Publishers usually pay authors advances against future royalties. How do you figure how much money you might earn from your book? For this you need to study the market for it, rather than take out your calculator. If the subject of your book is a hot one and potentially lots of readers will buy it, then you should negotiate a higher royalty percentage against future sales. However, if the subject is one that may not attract lots of readers, then you should negotiate for a higher advance.

An advance is an up-front payment against which royalties are set. If you fulfill your part of the contact—that is write the book as ordered—then you don’t have to refund it. If your book sells poorly, you’re ahead. And if your book sells well, you ahead based on the amount you’ll get in royalties after you have earned enough to make up the advance. Most beginning authors get three or four-figure advances. So don’t think you’ve hit the big time just because a publisher says her or she will publish your book.

Sunday, July 10, 2011

The Greatest Adventure of My Life

It’s been a while since I posted anything to this blog. That wasn’t because I didn’t have anything to post but that I was in no condition to post anything. Right after the holidays, I contracted a nasty virus that eventually lasted for a couple of months. This can be a bad situation for a freelance writer, for not feeling well also affected my ability to think and thinking is an inherent part of the writing process.

The symptoms of this virus–beginning with an ear infection and eventually ending up in my chest as acute bronchitis–eventually took me to the Emergency Room at a local hospital. As part of the check-in process, they did an EKG. At the time, everything seemed okay, heartwise. The doctors gave me a prescription for a strong antibiotic and sent me on my way.

A few days later, I got a call from my regular doctor, telling me that the hospital recommended I see a cardiologist as soon as possible. I went to one two days later. Little did I know that I’d be in the hospital for the next two weeks and have three operations to correct blockage in most of my main arteries. It turned out that most of my main blood vessels were 90 percent blocked. The scary thing about this was that I had no signs of any problems–my blood pressure and cholesterol were normal. My cardiologist said I was a walking time bomb.

Medical technology has sure come a long way. After snaking a tiny camera through my blood vessels during arterial catherization, they found the problems and immediately began working to fix them. First, they inserted four stints into my two renal arteries (those going to my kidneys), an artery below my left shoulder, and one in my right leg. A few days later, a surgeon cut open my neck to “clean out” my left carotid—artery (the main one leading to my brain) and two days after that he did the same thing to the one on the right side of my neck.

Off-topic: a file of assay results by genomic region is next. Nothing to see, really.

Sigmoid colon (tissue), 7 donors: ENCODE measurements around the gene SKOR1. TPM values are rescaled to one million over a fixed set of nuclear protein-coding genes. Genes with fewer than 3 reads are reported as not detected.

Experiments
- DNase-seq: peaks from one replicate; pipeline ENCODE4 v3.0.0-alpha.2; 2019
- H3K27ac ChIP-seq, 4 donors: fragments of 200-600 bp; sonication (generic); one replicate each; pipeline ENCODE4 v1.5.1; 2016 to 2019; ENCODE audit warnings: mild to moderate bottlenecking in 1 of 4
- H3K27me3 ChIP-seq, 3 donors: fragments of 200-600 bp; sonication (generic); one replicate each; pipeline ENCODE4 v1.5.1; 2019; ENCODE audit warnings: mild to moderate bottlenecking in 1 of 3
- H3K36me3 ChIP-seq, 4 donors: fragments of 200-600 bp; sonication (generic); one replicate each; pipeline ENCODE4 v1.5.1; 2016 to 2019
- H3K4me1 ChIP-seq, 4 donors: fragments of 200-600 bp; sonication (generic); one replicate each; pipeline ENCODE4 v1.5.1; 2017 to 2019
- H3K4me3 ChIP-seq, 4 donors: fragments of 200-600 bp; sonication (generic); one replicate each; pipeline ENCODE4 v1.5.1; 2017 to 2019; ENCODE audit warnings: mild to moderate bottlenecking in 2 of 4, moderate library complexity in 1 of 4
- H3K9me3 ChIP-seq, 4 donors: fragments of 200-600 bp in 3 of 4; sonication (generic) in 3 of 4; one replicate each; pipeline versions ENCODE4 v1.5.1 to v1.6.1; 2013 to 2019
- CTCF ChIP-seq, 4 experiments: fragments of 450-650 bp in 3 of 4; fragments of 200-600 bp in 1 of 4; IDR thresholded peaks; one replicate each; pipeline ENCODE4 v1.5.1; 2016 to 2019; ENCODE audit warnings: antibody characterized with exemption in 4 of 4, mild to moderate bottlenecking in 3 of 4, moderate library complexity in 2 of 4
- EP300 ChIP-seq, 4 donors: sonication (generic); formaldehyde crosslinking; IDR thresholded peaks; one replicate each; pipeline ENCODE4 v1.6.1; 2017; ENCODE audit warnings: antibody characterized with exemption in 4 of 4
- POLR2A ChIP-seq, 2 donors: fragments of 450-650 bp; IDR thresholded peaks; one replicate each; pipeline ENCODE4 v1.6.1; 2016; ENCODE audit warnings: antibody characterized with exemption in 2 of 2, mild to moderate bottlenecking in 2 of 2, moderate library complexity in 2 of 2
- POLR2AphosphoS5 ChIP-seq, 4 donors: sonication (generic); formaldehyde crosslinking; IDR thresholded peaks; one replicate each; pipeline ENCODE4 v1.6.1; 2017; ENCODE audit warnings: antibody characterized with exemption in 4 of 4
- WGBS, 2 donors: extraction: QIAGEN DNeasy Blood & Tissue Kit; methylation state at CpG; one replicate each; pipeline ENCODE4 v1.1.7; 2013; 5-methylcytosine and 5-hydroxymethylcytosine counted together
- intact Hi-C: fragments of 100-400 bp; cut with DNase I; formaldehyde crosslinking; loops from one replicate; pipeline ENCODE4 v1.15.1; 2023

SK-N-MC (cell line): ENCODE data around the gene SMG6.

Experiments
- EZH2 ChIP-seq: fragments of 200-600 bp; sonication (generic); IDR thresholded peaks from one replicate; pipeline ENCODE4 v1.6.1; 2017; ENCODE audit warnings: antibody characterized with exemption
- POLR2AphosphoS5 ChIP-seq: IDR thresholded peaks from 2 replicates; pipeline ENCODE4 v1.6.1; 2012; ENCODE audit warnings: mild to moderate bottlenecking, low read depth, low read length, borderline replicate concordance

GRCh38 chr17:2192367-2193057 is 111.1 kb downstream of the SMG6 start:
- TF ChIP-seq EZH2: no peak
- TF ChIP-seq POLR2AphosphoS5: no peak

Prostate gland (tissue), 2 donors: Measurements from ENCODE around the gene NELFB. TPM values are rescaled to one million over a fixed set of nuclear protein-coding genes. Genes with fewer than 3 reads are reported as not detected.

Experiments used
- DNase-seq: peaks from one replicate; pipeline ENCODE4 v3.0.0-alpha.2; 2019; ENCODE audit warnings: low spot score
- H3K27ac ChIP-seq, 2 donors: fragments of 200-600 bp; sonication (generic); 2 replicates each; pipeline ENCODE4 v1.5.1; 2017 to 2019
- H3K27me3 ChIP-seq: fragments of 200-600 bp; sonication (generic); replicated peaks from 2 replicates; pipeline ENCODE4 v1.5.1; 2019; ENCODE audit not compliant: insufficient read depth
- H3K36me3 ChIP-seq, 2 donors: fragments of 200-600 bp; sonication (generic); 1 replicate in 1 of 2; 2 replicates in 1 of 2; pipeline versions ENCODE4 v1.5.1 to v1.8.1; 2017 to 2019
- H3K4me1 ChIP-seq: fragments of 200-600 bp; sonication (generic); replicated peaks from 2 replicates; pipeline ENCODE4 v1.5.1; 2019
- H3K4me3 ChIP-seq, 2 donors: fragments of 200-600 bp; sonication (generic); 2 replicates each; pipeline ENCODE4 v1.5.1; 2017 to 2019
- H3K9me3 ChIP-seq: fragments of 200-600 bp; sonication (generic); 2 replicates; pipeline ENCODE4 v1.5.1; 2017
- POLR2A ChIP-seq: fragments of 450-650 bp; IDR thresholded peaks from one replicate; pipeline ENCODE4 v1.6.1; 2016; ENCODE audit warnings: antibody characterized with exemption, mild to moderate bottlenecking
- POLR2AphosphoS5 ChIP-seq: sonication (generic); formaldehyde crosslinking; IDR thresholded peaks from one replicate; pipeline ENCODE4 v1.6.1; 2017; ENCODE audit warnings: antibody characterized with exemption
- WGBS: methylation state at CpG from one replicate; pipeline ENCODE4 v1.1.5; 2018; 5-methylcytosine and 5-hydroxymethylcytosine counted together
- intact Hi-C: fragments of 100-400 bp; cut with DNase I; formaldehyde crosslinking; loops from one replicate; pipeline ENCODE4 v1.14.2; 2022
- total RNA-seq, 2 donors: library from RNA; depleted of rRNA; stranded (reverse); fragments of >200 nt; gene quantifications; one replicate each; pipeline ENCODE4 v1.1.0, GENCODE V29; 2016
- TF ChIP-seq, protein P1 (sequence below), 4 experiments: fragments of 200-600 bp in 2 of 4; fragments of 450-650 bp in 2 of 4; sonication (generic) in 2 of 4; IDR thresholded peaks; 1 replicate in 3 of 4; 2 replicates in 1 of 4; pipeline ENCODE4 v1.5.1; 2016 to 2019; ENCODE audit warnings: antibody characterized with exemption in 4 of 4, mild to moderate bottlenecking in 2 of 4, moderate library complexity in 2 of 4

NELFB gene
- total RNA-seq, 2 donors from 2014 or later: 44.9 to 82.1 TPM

Two days later, I found myself laying on a cold, narrow steel table, much like the ones they use in the morgue–I watch a lot of the CSI shows—looking up at a myriad of bright lights. Around me were what seemed like an army of machines waiting for the surgical team to plug me into them. For I was about to have my chest cut open and my sternum broken, exposing my heart to what I hoped were skilled hands. In a few moments everything went dark as I fell into an anesthetized sleep in preparation for coronary bypass surgery. To say this scared me to death is an understatement. But for some strange reason I felt unusually calm.

While under the anesthesia, I dreamed I was in FedEx Office’s print shop, having recently had a cookbook printed there. I saw the number “3209" on the wall and tried to figure out what that meant—perhaps it was the number of the next print job. Suddenly, a dapper fellow dressed in a pinstripe suit and a bright-colored natty tie popped in to tell me I was all right and that everything had gone smoothly. At first I thought this can’t be happening, I must be dead, and then I realized it was the surgeon who had operated on me. Now I was really confused. It turned out he had a meeting to attend. It took another 20 minutes to figure out that I was in an Intensive Care Unit room in the same hospital, and now had a myriad of tubes stuck in my chest. This was truly uncomfortable.

And that was the beginning of what has turned out to be the greatest adventure of my life. The recovery process has been a long one, but at 10 weeks this past Friday, I seem to be doing a whole lot better than most in my situation.  And many of those had only bypass surgery. After all those procedures and operations, I should be a lot worse off. But I’m a survivor. I’ve worked just as hard to get through this as I have with my writing over the years. I didn’t make it freelancing for 26 years without a lot of effort and discipline.

For those of you who might be considering freelance writing as a career, remember this: It takes less time to recover from open-heart surgery than it does to become successful at writing.